Associate professor Lei Zhai gained international attention two years ago when he developed “frozen smoke,” a new material made out of nanoparticles and which belongs to the family of the lightest solids in the world. It’s a spongy substance that may improve robotic surgery and energy-storage capability. For more on “frozen smoke,” click here.
Since his discovery, Zhai continues to work at UCF’s NanoScience Technology Center. The center’s faculty focuses on developing nanomaterials that could help science in a variety of ways, from making better surgical instruments to developing ways to clean up toxic ocean pollution.
Zhai, who is from WuHu, China, has been at UCF for eight years. He enjoys the challenge of research and he relishes the opportunity to teach. Reaching out to young people to encourage them to pursue science is one of his passions.
What do you most love about your job?
I like to take the challenges and make new stuff. The NanoScience Technology Center provides unique opportunities to build interdisciplinary research projects with faculty from different fields. Such research environment enables me to use our materials in various applications. Training students and watching them grow into excellent scientists is very rewarding as well.
What is the one thing you want people to know about you or your work?
As we embrace new technologies and appreciate the pleasure, excitement and convenience in the 21st century, unprecedented challenges including excessive consumption of materials and energy, environmental degradation, and global financial crisis call for all aspects of efforts to improve the global sustainability. Improving the material performance during the operation is one of the major endeavors to surmount these challenges. Our research goal is to develop materials that are thousands times smaller than human hair, yet can self-assembly into micron scale building blocks to construct flexible and efficient electronic devices.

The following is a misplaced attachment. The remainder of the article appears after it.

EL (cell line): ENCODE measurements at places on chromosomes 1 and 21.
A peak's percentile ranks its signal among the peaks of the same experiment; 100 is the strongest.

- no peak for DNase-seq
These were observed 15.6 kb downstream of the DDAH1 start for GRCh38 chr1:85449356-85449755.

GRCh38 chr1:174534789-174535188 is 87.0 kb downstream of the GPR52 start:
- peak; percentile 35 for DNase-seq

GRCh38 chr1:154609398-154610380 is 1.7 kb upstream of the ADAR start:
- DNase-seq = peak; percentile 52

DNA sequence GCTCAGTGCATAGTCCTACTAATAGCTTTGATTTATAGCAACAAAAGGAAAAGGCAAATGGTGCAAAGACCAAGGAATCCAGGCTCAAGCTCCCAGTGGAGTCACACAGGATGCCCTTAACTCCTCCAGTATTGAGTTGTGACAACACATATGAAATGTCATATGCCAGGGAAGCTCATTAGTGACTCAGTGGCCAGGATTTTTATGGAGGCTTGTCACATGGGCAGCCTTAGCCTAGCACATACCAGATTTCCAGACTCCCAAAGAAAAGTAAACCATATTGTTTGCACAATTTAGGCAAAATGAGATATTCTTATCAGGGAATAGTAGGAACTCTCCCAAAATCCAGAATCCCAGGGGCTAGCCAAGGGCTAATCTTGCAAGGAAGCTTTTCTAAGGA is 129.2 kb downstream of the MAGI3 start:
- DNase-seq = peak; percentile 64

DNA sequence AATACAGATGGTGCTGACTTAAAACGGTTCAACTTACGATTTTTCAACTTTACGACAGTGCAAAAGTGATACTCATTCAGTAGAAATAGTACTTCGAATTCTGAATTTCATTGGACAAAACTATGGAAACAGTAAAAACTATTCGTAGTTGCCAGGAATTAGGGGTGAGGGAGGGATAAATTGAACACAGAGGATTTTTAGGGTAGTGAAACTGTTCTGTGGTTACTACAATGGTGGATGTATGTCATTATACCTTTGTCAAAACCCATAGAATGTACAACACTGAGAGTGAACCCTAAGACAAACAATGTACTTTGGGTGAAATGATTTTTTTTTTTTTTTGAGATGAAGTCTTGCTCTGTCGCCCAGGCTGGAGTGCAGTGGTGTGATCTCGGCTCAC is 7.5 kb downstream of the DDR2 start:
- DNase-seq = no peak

What inspired you to pursue your area of research?
Carbon-based nanomaterials have unique properties such as electrical conductivity, large surface area, good mechanical properties and light weight. Their applications in flexible electronics such as flexible displays, solar cells and batteries can really have positive impact on our daily life.
Do you do any volunteer work?
I am a president of American Chemical Society Orlando Section. We focus a lot on reaching out to children in K-12 because they are our future. For example, we have worked with Workforce Central Florida and developed an iNano Workshop that introduces nanotechnology to high school students. This workshop has reached more than 600 high school students. We also worked with engineering professor Nahid Mohajeri to host a chemistry olympiad competition for high school students at the NanoScience Technology Center.
What do you do for fun?
I like playing Ping-Pong and watching movies, especially science fiction.
Tell us about your family?
I have four kids, two boys and two girls. Kevin, Arianna, Kaleb and Acacia. Acacia was born this year, so we have a high schooler, a middle schooler, an elementary schooler and a baby.
What is your ideal vacation?
A trip to Yellowstone National Park.
Who was your hero as a child and who is your hero today?
Jet Li and Jesus Christ.